Dick Ropiequet, one of Tektronix first engineers and head of the Future Products Group, started an extensive program in the early 1960’s to build electron guns for CRTs with a plating process. The conventional scheme for making guns involved precisely fusing precision steel parts to molten glass rods. This process required very expensive tooling and was very labor intensive. Dick envisioned an approach where a precision mold would be used to cast a conductive wax mandrel with masking to control where plating would take place. After plating up the gun assembly with silver metal, the mandrel was to be removed by heat and solvents. The process evolved to the point where full gun assemblies with deflection plates (less cathodes) were created and fully functional CRTs were built. This tube is a very early sample.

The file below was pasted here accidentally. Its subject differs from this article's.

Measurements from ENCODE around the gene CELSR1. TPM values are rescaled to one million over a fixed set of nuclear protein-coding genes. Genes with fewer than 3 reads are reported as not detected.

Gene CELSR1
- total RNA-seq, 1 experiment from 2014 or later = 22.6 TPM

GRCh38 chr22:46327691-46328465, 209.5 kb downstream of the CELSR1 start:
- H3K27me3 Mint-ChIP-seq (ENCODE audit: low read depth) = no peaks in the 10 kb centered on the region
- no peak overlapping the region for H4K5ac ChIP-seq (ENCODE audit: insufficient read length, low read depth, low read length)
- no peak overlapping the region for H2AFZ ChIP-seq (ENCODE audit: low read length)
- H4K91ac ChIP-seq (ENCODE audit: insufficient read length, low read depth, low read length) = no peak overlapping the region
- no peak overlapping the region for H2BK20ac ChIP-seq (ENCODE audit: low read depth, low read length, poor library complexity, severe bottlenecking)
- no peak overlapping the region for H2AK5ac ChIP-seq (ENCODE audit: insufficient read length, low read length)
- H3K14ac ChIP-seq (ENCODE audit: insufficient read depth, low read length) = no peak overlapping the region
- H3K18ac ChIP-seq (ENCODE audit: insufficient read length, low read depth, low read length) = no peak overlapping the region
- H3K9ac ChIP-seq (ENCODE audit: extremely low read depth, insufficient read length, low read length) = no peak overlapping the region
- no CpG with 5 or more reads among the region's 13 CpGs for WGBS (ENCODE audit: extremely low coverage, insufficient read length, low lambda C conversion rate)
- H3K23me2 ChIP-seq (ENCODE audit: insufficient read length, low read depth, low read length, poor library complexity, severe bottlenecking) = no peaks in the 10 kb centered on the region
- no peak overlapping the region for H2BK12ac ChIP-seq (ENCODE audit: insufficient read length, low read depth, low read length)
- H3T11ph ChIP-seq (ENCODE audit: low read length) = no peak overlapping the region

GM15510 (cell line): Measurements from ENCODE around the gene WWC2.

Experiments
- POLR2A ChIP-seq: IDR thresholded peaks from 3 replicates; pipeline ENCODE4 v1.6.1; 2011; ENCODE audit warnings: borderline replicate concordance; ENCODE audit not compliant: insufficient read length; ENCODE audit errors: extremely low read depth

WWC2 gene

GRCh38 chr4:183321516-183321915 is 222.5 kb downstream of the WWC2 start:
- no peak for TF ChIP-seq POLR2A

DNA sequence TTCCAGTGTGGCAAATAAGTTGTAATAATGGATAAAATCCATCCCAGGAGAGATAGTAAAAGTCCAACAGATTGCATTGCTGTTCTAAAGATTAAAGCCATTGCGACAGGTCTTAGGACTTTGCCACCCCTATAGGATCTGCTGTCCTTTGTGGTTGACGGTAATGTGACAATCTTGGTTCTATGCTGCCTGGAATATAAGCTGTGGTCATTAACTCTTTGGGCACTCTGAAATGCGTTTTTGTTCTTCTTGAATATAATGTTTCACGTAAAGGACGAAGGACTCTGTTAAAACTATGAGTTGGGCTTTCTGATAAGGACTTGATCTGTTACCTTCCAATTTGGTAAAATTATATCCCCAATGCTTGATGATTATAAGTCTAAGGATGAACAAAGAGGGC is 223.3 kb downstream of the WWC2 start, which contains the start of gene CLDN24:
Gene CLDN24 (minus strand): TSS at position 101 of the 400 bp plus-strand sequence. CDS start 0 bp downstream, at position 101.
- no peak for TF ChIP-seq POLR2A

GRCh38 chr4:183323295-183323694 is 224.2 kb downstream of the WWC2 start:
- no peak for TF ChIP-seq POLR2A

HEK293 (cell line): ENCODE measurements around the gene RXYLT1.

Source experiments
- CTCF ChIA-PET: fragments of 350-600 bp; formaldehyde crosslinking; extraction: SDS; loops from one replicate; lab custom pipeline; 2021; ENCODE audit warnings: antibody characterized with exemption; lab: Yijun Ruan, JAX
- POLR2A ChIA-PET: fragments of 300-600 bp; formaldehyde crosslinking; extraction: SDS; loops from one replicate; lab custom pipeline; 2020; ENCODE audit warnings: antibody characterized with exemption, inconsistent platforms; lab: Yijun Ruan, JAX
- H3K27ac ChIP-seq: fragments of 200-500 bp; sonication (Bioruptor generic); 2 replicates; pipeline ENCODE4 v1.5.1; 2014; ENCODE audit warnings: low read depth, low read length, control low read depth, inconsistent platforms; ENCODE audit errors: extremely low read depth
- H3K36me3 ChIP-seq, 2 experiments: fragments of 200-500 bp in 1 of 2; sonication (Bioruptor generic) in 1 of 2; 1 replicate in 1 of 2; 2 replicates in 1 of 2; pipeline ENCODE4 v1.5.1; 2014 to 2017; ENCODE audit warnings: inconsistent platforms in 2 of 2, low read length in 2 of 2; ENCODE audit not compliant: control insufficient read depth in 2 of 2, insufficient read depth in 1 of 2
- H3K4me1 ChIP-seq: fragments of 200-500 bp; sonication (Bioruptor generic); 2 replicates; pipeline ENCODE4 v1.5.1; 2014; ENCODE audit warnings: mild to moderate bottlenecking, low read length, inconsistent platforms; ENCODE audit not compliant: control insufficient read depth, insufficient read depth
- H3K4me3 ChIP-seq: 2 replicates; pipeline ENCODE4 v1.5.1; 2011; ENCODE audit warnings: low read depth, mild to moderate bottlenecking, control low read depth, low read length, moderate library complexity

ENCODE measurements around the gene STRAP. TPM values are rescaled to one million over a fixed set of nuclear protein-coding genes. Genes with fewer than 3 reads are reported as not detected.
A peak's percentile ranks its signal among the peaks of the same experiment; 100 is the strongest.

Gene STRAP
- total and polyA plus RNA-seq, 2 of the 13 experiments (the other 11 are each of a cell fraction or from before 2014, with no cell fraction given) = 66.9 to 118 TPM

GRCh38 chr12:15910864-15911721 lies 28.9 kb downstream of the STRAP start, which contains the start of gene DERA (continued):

Bob Anderson, the inventor of Tektronix first direct-view storage CRT, worked on this project prior to his focus on the direct-view storage tube (DVST) and contributed some electroformed guns that were built. The silver has corroded in the nearly 60 years since they were built.

After the test build the CRT Manufacturing Group determined the process was not cost effective and the project died. Speculation is that the manufacturing group may not have been too anxious to embrace this unproven process since it would eliminate numerous jobs in parts fabrication, tooling, jigs, dies and assembly.